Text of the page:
As I walked by the pin oak trees on the family farm, I almost did a double take. It appeared to have hundreds of thousands of berries on it and though not an expert on all things tree, I did know enough that oaks don't have berries. A closer inspection revealed tiny round wood cysts which after research are named oak bullet gall. This is my first encounter with them.
A wasp called a cynipid lays an egg on the leaf which hatches out a larvae. The larvae then injects the leaf with DNA alternating substances that cause the tree leaf to form a protective gall around the larvae protecting it from the elements while providing nourishment to it. Then in the fall, the wasps chews out of the gall and flies over to the terminal bud and lays another egg. The larvae hatches in the spring and another gall is formed which another wasp eventually chews its way out.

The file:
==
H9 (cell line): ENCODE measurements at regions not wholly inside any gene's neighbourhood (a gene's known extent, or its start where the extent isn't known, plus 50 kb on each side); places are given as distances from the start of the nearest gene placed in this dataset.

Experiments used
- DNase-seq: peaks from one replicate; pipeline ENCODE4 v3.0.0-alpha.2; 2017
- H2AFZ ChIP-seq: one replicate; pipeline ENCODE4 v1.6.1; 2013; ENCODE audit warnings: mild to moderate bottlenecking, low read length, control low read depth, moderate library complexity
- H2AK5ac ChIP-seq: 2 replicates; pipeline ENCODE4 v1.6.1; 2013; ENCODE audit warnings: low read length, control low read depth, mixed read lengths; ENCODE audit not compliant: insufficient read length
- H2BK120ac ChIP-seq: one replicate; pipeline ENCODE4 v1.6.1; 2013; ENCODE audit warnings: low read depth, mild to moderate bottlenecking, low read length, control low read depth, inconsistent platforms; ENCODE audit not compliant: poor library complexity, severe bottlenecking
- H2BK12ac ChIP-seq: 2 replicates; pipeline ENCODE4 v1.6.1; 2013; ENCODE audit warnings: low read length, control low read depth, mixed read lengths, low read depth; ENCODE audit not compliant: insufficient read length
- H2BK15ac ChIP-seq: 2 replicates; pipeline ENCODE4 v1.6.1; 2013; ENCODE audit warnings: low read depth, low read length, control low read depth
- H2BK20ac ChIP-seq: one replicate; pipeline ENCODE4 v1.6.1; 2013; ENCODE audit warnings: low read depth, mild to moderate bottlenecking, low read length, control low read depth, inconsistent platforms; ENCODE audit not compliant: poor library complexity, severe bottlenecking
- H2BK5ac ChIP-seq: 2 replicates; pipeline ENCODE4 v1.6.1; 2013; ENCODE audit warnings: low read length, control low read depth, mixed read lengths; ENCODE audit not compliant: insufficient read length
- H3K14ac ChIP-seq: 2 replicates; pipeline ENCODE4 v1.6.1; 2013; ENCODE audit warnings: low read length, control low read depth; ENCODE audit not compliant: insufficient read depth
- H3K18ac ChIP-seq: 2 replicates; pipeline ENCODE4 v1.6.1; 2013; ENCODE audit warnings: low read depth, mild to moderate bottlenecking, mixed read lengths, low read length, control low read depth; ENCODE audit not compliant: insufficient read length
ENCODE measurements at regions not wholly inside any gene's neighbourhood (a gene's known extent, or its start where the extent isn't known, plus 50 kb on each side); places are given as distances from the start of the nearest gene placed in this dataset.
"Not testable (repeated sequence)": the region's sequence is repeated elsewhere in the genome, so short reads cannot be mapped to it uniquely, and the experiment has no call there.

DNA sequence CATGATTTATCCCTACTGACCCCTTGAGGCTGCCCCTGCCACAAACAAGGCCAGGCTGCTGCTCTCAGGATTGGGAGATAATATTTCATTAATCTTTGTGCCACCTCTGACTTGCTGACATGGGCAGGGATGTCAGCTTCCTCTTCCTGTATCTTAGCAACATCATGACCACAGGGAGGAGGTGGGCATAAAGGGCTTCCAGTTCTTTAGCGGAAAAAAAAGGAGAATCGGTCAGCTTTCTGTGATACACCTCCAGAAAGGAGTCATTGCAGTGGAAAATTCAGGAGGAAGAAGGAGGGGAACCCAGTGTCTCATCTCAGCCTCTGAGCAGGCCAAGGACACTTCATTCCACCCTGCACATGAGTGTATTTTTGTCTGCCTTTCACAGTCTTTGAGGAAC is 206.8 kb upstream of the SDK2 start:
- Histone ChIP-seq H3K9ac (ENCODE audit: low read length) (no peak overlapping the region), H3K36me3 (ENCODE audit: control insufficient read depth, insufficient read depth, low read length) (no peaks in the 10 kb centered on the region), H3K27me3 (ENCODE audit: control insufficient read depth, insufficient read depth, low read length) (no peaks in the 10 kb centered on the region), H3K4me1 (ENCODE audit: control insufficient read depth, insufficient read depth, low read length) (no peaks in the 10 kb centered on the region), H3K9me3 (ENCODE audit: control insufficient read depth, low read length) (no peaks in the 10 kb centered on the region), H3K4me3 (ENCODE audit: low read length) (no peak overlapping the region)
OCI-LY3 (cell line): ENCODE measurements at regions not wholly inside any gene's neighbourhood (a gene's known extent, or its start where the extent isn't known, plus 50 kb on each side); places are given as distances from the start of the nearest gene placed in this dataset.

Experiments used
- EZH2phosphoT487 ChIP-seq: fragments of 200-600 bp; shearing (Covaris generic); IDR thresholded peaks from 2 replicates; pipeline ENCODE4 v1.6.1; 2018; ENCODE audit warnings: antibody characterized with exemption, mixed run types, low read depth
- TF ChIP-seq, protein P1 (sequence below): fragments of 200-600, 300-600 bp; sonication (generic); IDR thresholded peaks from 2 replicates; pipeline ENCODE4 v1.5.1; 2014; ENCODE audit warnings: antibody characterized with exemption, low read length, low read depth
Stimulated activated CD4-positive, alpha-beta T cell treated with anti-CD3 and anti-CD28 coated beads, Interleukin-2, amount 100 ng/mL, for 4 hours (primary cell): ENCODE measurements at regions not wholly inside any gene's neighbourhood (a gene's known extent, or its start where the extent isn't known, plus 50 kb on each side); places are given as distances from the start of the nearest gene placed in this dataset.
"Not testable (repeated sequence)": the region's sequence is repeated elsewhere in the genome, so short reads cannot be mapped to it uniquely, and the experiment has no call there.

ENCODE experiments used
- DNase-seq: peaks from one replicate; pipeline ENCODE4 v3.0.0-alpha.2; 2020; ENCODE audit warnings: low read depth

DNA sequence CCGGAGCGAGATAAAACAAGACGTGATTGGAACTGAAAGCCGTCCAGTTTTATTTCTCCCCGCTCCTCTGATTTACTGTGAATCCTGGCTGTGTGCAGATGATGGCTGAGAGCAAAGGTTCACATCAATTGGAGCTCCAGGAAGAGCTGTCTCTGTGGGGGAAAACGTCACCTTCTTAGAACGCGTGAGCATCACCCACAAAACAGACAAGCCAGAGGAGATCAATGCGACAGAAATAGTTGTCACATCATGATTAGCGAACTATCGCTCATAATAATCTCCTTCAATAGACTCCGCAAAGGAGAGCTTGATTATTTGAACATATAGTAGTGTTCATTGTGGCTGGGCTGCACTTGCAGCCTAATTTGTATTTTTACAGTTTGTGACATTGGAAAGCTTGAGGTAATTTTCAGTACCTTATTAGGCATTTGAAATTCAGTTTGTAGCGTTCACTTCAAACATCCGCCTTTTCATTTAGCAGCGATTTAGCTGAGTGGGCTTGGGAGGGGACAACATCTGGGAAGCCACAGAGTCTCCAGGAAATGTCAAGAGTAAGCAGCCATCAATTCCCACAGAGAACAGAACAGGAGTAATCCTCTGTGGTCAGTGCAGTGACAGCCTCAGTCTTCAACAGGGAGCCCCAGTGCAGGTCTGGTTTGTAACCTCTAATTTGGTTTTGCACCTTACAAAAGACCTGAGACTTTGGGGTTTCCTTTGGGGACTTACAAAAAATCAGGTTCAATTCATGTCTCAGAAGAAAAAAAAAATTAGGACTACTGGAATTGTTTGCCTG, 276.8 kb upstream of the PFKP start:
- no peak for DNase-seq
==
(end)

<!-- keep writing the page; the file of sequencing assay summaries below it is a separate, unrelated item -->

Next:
This brief paragraph is what I have obtained from reading a couple dozen websites on the subject but still I have questions. If the first gall on the leaf is to hatch a wasp to lay an egg on the terminal bud which then forms a gall and hatches another wasp, what does this wasp do? Why not directly lay the egg on the terminal bud? The only answer I seem to find is that most sites agree that there is much confusion on the life cycle of the cynipid that forms these galls.
Anyone know more?